Commercial banks should consider providing long-term financing to manufacturing and SMEs if the latter want to recover from the effects of the Covid-19 pandemic.

This was during the annual bankers conference which kicked off in Kampala on Monday, July 25, 2022.

Several panelists said that in the wake of the pandemic, banks have avoided financing manufacturers as well as SMEs due to the risks involved.

Anthony Kituuka, Chief Executive of Equity Bank, said “as bankers, we need to understand the challenges facing these sectors (manufacturing, tourism and agribusiness) and define something that can be executed to their advantage.”

“We have launched a bold plan, the “African Recovery and Resilience Plan”. One of the pillars of the plan will be food and agriculture to enable coordinated, connected and capable supply chains and mechanization to scale up production,” he said.

Former PwC Uganda Senior Partner Mr. Francis Kamulegeya said banks need to rethink asking for collateral as credit collateral.

“Some SMEs have huge contracts worth millions of dollars without the standard guarantees required by banks. This is an opportunity for banks to lend as they support SMEs,” Mr. Kamulegeya said.

“Many, many years ago we came here to talk about asset-based financing and leasing, and I’m glad that today most of the bankers here have implemented that, but I want them to embrace a new concept today which is value chain finance,” he added.

“value chain finance” (VCF) refers to the use of a value chain and how it supports participants by tailoring services and products at one or more points in the value chain to reduce the risk and cost of financing, and increase the efficiency of the value chain as a whole.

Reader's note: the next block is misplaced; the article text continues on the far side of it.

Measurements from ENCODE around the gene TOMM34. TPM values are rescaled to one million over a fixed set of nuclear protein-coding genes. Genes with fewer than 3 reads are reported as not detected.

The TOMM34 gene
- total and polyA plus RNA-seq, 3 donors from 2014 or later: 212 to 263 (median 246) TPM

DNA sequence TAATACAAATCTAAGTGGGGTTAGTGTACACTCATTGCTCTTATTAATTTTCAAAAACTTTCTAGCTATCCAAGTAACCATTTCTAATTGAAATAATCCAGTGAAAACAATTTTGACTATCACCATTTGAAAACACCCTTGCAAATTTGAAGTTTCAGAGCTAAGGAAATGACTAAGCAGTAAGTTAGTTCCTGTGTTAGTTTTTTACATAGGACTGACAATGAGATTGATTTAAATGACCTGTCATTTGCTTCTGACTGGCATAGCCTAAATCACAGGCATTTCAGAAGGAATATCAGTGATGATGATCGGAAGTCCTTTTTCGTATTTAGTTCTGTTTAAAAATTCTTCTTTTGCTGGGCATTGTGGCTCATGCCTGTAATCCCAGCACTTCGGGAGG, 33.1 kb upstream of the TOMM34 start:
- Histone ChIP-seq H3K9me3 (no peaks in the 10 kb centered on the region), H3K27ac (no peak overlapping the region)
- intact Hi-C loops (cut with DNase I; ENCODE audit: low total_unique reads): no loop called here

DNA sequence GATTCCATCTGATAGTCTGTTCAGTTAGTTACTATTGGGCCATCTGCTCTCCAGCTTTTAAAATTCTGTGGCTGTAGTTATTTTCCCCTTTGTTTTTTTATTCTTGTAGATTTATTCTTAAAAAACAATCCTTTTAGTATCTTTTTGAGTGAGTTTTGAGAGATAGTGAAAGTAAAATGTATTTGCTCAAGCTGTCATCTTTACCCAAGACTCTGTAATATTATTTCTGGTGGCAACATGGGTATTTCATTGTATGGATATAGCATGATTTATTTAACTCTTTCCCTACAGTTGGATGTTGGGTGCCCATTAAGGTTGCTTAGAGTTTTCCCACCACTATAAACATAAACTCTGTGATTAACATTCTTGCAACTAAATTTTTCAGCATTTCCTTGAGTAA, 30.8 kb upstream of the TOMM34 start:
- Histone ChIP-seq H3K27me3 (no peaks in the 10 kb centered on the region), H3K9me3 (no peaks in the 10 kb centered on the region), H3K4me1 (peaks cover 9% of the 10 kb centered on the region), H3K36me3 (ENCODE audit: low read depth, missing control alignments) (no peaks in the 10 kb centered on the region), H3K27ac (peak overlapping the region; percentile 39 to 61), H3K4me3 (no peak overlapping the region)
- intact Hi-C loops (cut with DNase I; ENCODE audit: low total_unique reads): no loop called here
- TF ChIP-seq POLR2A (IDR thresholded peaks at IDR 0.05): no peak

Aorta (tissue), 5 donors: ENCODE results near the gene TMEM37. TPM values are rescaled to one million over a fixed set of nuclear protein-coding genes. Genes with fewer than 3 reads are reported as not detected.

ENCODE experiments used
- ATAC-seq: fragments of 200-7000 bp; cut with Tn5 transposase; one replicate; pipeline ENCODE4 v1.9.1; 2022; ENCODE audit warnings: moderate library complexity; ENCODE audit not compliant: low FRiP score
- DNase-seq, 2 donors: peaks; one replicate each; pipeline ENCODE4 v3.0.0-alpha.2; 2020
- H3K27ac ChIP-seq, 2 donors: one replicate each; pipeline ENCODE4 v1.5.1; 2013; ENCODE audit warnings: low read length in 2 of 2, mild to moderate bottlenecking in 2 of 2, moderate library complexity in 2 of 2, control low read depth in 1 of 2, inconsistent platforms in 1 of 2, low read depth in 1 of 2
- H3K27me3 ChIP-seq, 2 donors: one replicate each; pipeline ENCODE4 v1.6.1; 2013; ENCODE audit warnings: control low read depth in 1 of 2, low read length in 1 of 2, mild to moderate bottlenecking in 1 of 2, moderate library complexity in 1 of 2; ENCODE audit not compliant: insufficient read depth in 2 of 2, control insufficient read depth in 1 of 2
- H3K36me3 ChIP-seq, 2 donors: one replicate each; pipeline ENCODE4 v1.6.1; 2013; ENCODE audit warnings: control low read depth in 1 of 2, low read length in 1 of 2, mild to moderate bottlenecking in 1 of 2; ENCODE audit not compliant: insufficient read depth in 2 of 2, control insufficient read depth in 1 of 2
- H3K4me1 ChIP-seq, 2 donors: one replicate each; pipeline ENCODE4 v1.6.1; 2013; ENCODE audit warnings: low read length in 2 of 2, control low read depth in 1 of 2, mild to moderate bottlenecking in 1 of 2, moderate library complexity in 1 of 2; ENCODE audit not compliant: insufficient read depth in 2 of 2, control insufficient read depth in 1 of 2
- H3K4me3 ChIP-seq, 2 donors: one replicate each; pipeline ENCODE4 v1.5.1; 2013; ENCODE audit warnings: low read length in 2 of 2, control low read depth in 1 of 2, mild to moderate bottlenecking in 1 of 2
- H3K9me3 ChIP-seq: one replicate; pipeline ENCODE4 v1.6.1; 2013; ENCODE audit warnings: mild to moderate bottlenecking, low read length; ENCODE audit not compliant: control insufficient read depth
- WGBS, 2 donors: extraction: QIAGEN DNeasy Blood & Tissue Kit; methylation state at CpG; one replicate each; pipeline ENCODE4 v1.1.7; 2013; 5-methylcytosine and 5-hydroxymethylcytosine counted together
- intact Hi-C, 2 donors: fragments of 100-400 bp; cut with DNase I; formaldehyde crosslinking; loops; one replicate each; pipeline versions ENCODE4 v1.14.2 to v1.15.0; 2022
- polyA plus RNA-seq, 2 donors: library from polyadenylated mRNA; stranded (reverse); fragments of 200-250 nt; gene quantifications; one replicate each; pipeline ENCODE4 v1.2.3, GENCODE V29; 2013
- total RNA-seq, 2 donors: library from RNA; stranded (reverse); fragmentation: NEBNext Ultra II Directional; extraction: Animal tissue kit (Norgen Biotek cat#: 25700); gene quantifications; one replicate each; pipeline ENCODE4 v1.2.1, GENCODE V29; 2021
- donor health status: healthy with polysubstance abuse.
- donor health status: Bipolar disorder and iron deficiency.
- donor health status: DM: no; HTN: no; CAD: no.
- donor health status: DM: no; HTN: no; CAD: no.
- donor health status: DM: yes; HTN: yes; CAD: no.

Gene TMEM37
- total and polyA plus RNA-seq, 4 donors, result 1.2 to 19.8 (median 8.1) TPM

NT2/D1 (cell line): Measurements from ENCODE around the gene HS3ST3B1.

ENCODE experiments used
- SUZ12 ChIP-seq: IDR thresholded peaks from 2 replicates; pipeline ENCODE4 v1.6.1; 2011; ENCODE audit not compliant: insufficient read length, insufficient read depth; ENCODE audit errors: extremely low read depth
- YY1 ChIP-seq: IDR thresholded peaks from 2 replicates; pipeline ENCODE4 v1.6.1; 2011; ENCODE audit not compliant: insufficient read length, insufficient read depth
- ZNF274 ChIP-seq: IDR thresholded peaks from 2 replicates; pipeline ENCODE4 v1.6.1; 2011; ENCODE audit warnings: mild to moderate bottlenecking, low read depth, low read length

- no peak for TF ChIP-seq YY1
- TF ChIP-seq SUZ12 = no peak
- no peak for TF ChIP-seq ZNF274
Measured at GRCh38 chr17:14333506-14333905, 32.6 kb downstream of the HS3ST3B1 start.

Mr. Kamulegeya said that according to the Bank of Uganda report, loans and finance given to agribusiness normally go to manufacturing, but the country has a larger production value chain.

“I love people like aBi Development Finance who have gone the extra mile to understand the agribusiness value chain and I implore other financial institutions to follow their lead,” he implored.

SME

Daniel Birungi, executive director of the Uganda Manufacturers Association (UMA), said banks hold the key to manufacturers’ recovery.

“Walk with us to support the growth and recovery of SMEs. We are moving into new markets such as DR Congo, we would like to see more of our banking footprint move to these markets. There are opportunities for entry,” he said.

“We want to come down as bankers and get our hands dirty preparing people who come to borrow because it’s a win-win situation, once the SMEs win, the banks also win,” Birungi added.

Mrs. Géraldine Ssali, Permanent Secretary at the Ministry of Commerce and Industry, also urged banks to remove bureaucracies involved in access to credit.

“The bureaucracy for funding applications is just too much, so please bankers, share the services on, say, a phone so we can eliminate all the paperwork…” she said. declared.

Ms. Ssali also called for import substitution.